Left Seat, Big Hardware: Is 'Airline Pilot' Still the Wannabe Career for Our Kids?

9:59 PM

This is the second in a series I'm calling "Av8rdan Asks", in which I lob softballs underhand at some of the people in various aviation professions.

Ever since we pilots have been tots, at one time or another, we've all answered "Airline Pilot" when asked what we wanted to do when we grew up. As little kids, we would eye the flight deck of those gorgeous 707s with a gleam in our eyes, dreaming of wearing the uniform, complete with REAL wings, not the cheesy plastic ones the FA gave us when we flew in back with mommy and daddy.

Yes, you can always tell the future left seaters at the airport terminal...they are the ones with face blastered up against the window grinning as they watch ground crews push back gigantic airplanes down below. You'd think I must have been one of these kids, but you'd be wrong:
O.K., for full disclosure, not ALL young boys dreamed of being a pilot. Known as "Danny P. Dot" (my very first official screen name?) back in 1961, I used to say "garbageman" when asked at five-years-old about my career aspirations. Yeah baby, the thought of hoisting heavy plastic cans of someone's fetid trash onto my shoulder and then dumping it into a stinky, noisy truck was oh so cool. Or not. Maybe it was Cowboy. Or Astronaut. Or Fireman. Whatever.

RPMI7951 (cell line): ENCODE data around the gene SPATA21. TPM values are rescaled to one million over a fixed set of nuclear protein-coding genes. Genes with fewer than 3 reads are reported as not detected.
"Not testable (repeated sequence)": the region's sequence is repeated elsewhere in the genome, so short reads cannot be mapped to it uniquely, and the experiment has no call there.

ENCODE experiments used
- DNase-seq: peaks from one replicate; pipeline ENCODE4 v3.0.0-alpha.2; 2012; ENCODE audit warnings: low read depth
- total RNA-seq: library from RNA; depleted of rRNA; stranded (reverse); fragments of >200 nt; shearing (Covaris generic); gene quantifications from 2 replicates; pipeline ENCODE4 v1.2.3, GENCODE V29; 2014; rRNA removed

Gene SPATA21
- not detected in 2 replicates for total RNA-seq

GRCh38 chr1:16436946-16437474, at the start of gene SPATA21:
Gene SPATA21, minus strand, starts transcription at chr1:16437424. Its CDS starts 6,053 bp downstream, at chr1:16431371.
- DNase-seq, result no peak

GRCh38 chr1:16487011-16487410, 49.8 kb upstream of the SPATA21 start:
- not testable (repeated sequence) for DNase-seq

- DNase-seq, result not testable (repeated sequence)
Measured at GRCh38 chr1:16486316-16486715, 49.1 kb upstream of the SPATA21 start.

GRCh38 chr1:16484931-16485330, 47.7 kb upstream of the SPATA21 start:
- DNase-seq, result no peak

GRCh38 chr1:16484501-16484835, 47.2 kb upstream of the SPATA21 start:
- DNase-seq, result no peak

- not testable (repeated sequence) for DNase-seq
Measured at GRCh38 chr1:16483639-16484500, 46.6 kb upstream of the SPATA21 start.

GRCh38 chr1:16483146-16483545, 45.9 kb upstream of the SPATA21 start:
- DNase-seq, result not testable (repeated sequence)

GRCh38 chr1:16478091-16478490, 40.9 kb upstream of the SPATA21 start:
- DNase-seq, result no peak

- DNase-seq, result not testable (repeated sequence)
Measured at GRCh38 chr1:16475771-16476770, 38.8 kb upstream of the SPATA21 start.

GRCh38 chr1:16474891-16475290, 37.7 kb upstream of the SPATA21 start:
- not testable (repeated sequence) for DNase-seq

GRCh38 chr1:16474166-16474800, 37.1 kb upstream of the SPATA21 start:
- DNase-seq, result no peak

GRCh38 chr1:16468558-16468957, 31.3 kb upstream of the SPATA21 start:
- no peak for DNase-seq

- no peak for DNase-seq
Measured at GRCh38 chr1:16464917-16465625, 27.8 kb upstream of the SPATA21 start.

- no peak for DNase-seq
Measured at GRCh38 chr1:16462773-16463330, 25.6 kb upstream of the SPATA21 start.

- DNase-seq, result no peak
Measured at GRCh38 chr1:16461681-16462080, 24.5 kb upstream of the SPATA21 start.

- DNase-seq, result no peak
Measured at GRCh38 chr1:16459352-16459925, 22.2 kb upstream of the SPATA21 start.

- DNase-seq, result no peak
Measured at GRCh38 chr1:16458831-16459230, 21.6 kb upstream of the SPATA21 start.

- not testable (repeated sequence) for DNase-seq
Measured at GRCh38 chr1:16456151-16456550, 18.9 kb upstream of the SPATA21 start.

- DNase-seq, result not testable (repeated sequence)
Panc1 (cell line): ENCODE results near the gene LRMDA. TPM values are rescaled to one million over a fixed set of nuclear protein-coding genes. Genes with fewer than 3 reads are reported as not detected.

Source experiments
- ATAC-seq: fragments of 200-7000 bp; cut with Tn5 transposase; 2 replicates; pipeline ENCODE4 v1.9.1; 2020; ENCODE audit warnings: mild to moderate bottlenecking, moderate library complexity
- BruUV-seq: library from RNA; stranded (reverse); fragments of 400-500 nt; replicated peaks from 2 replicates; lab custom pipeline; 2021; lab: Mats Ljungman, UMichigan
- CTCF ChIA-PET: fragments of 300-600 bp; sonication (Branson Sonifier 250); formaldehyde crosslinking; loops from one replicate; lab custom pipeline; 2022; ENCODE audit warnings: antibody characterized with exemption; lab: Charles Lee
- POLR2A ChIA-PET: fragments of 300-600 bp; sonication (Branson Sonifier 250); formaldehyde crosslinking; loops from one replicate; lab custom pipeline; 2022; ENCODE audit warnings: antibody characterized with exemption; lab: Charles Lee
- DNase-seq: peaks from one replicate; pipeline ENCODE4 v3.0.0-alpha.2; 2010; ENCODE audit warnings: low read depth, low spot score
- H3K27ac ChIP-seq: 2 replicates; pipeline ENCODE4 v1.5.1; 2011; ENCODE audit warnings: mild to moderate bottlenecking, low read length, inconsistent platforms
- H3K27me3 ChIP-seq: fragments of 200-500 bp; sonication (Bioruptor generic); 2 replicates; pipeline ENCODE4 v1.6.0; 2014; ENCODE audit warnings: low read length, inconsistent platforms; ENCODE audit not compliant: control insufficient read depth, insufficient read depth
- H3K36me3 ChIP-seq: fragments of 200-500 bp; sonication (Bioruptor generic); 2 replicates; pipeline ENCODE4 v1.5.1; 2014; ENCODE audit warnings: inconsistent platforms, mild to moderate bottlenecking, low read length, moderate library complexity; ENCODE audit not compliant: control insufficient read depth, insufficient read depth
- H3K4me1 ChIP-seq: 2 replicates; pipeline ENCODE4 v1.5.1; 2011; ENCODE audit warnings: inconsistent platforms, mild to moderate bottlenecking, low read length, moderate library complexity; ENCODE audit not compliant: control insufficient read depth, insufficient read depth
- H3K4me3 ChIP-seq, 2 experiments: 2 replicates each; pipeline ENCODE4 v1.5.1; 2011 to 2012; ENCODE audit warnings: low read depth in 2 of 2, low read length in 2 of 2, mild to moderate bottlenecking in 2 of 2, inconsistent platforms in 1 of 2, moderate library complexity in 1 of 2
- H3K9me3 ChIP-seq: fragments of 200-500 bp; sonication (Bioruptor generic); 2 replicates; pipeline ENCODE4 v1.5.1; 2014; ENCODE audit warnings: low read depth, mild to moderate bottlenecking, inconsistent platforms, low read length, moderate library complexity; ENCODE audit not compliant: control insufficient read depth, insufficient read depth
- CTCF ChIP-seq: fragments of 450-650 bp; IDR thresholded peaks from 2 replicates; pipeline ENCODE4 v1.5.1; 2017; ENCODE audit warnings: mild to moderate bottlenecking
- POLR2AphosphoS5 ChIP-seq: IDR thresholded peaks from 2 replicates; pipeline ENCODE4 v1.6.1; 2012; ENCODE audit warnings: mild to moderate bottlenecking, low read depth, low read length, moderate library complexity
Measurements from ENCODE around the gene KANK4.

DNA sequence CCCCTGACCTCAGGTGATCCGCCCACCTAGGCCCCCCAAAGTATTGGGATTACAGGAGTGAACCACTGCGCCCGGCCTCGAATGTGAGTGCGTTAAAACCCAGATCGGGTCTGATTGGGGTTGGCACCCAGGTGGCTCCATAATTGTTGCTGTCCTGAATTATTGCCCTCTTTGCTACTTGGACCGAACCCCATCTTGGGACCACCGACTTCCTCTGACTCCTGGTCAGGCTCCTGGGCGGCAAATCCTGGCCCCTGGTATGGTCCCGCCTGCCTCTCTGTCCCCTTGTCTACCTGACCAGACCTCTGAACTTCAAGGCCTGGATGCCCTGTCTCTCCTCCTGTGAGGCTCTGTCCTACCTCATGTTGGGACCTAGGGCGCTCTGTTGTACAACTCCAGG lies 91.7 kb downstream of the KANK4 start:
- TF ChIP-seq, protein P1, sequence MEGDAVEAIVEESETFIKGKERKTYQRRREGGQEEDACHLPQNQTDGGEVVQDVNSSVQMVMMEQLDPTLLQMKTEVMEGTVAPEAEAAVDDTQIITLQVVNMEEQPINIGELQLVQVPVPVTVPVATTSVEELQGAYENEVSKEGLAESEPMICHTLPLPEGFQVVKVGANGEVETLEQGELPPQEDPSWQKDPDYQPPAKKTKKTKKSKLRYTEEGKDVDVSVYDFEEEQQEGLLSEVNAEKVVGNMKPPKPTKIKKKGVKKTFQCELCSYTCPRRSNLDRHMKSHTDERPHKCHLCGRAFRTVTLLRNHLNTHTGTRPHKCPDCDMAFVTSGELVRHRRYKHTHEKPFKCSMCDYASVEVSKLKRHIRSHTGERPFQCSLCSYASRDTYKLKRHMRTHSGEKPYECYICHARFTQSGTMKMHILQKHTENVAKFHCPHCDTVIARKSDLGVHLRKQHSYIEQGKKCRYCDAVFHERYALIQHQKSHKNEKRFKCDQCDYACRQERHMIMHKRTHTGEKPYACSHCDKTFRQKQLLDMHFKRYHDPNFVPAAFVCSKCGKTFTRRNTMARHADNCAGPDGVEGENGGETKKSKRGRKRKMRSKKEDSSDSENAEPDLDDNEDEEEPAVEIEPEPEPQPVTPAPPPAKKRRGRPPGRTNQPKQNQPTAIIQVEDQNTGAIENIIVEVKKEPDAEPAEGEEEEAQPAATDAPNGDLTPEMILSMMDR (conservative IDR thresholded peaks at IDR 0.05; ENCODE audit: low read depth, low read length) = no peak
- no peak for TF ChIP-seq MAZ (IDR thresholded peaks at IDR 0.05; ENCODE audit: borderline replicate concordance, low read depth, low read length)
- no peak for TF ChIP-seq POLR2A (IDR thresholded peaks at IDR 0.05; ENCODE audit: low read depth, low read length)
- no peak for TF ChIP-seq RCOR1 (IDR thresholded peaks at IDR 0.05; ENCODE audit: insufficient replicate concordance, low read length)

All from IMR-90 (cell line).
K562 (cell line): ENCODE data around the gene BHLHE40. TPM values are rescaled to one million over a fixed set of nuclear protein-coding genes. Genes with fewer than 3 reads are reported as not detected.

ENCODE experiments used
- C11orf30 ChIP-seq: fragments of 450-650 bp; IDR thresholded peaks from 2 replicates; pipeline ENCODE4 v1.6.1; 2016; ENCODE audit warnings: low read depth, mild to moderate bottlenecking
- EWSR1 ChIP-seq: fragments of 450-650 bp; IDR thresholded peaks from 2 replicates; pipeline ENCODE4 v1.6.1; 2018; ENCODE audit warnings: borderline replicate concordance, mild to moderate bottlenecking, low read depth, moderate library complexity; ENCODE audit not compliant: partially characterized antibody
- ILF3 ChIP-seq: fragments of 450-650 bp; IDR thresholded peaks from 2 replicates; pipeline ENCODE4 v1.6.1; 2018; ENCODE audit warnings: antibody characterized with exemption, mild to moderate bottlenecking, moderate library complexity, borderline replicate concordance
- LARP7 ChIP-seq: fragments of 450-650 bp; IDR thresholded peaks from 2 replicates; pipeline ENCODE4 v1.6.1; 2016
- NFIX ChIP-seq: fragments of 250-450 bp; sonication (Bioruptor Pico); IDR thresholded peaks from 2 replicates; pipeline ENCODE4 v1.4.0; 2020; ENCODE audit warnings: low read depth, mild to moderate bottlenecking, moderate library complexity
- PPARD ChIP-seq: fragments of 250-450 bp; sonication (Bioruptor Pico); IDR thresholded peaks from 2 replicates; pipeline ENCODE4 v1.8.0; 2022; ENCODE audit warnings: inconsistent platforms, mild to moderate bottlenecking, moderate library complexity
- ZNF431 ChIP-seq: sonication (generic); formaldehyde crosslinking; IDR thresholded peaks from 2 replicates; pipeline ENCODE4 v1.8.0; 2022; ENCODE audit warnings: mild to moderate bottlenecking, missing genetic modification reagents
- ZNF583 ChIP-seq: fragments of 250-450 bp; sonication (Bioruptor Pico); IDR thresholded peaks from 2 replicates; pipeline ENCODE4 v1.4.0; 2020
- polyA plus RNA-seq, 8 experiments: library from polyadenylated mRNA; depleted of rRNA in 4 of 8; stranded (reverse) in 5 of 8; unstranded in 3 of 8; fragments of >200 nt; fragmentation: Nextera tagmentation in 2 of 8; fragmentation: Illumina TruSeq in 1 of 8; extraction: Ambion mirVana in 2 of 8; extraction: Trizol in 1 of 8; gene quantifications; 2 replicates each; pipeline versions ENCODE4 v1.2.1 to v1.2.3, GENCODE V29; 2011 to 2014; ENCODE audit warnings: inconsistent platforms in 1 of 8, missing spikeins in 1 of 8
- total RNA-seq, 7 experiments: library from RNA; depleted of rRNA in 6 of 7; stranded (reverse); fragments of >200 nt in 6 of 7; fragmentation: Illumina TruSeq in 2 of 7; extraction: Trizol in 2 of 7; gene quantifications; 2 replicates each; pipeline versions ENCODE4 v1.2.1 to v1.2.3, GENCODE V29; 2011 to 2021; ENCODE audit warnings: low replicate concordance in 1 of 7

Recently while looking at some dire hiring reports from some of today's struggling airlines, the realization unfolded that I really did not know what the job of "Airline Pilot" is really like. Do you know? Does anyone "in the back" really know?

So I put the word out, and Ken Wells, a veteran Captain for Southwest Airlines, accepted my request to be my second candidate in my becoming-quite-popular "Av8rdan Asks" interview series. I recently started the series with an interview of Sara Keagle, a Flight Attendant for a major airline, and the results - found here - were very well-received. She helped set up the interview with Wells, which is presented here.

The material from Capt. Wells - known as @SWA_Captain on Twitter – was so detailed, I found it hard to edit, so I am making this post into two parts. In this first segment, I will present the Captain's words on what the job pays, schedules, the "nuts and bolts" of his profession. In part two, we'll get into some more philosophical topics and throw around some of Wells' opinions on hiring, airline weather guessing procedures, answers about whether the job is worth pursuing for young people and what he'd do if he ran FAA for one day.

World of Flying: Describe your current position, flight hours, make/model you are currently flying and what you've flown in the past.
@SWA_Captain: I am a Captain at Southwest Airlines, flying the B-737/300/500/700. We fly all three versions, the classic (round dial fleet – 300/500) and the Next Generation glass cockpit auto-throttles – 700. SWA does not have any -800 or -900’s. I have over 14,000 hours of flight time. I have been at Southwest for 14 years, and was in the United States Air Force for 12 years before that, where I flew T-37’s, T/AT-38’s and F-15’s.